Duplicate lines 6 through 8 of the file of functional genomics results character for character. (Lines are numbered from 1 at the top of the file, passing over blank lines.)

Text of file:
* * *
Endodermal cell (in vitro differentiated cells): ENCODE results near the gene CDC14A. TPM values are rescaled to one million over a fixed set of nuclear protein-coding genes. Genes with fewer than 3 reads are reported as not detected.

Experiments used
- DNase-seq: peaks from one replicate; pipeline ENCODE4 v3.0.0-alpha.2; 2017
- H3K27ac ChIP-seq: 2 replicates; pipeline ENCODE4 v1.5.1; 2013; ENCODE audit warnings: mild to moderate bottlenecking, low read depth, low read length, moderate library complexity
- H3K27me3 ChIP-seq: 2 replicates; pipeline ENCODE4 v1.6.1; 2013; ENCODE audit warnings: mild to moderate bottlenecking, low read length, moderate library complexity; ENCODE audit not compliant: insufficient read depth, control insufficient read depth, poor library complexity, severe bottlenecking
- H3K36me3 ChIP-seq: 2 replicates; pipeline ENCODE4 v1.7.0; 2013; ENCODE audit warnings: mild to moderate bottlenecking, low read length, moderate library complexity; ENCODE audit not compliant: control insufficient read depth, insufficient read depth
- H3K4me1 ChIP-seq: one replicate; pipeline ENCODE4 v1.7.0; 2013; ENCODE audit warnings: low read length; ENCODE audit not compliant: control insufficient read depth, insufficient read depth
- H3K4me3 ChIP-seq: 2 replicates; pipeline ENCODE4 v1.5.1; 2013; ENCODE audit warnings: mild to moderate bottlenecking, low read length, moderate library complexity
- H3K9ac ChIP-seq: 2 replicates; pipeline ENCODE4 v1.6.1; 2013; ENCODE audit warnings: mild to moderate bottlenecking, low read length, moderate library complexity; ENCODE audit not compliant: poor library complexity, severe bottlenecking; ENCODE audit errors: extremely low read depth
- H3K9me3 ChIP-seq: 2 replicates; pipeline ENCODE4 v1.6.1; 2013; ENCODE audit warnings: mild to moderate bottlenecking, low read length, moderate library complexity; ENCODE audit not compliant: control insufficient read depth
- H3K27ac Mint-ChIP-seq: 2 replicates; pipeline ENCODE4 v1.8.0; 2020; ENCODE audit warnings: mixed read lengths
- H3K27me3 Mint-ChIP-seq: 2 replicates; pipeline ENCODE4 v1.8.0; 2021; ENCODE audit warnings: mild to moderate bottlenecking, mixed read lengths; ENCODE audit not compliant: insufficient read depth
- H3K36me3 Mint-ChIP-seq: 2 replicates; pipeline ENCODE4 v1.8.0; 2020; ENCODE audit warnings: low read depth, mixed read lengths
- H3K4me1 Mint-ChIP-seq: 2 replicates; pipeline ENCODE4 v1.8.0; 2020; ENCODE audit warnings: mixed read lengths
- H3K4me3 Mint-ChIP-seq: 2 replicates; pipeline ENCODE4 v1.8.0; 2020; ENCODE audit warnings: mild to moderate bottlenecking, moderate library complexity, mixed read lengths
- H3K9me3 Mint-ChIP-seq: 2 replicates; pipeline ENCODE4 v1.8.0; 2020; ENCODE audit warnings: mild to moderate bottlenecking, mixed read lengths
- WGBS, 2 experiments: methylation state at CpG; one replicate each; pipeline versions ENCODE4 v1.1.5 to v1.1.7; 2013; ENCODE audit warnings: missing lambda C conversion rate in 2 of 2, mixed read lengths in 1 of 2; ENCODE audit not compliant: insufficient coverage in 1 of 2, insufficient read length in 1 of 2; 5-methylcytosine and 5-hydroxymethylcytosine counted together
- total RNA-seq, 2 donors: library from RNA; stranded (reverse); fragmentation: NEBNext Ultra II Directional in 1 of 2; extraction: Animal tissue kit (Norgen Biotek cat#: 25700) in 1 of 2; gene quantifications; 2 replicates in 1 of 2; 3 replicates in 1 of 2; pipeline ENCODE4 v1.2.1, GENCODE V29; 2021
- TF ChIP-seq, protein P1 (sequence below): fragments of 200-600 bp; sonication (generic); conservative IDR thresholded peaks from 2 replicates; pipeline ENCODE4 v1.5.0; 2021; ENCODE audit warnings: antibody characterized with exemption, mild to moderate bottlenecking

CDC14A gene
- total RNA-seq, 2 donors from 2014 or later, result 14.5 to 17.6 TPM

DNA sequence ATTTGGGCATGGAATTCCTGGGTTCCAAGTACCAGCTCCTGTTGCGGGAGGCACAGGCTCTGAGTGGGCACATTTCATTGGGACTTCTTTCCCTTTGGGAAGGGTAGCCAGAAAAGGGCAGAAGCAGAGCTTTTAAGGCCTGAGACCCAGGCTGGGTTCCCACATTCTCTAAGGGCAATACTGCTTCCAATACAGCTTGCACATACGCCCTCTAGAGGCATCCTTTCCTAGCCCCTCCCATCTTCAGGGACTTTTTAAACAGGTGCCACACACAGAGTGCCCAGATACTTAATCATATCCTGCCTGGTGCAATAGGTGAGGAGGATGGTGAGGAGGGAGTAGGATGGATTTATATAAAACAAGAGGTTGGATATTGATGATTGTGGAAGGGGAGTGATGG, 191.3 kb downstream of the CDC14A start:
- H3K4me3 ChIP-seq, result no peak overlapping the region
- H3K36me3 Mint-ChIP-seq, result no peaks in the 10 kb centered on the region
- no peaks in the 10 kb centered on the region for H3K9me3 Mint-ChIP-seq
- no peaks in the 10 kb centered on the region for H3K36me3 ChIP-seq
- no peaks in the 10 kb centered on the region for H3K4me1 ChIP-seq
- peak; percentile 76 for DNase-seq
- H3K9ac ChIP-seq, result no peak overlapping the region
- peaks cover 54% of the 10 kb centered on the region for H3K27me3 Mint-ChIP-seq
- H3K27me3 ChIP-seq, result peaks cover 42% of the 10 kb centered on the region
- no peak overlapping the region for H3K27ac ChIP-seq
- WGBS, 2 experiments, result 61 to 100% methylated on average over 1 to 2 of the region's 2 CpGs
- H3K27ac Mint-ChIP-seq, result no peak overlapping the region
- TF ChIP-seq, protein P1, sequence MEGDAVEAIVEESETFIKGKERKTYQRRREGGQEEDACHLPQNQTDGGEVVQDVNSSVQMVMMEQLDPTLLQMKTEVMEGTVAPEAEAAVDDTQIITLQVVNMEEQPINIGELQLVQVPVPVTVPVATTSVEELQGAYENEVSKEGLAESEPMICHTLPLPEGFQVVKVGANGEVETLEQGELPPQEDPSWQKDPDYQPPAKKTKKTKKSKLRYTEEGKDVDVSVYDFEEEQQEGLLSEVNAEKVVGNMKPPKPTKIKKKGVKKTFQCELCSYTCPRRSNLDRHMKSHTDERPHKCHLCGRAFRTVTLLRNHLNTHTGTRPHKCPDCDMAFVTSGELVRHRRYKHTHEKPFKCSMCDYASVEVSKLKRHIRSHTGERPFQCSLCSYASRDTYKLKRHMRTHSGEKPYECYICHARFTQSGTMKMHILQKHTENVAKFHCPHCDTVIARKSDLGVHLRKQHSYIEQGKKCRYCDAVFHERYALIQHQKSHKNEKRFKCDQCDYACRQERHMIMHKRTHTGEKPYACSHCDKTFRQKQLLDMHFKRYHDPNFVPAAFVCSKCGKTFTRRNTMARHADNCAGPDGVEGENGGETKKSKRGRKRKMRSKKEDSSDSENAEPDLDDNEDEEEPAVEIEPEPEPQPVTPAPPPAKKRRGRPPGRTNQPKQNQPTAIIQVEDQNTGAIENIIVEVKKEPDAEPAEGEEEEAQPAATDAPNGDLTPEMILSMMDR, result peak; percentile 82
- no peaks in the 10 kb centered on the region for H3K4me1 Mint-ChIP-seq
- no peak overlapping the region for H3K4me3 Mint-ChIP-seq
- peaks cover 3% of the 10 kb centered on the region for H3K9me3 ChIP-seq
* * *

- H3K36me3 ChIP-seq: 2 replicates; pipeline ENCODE4 v1.7.0; 2013; ENCODE audit warnings: mild to moderate bottlenecking, low read length, moderate library complexity; ENCODE audit not compliant: control insufficient read depth, insufficient read depth
- H3K4me1 ChIP-seq: one replicate; pipeline ENCODE4 v1.7.0; 2013; ENCODE audit warnings: low read length; ENCODE audit not compliant: control insufficient read depth, insufficient read depth
- H3K4me3 ChIP-seq: 2 replicates; pipeline ENCODE4 v1.5.1; 2013; ENCODE audit warnings: mild to moderate bottlenecking, low read length, moderate library complexity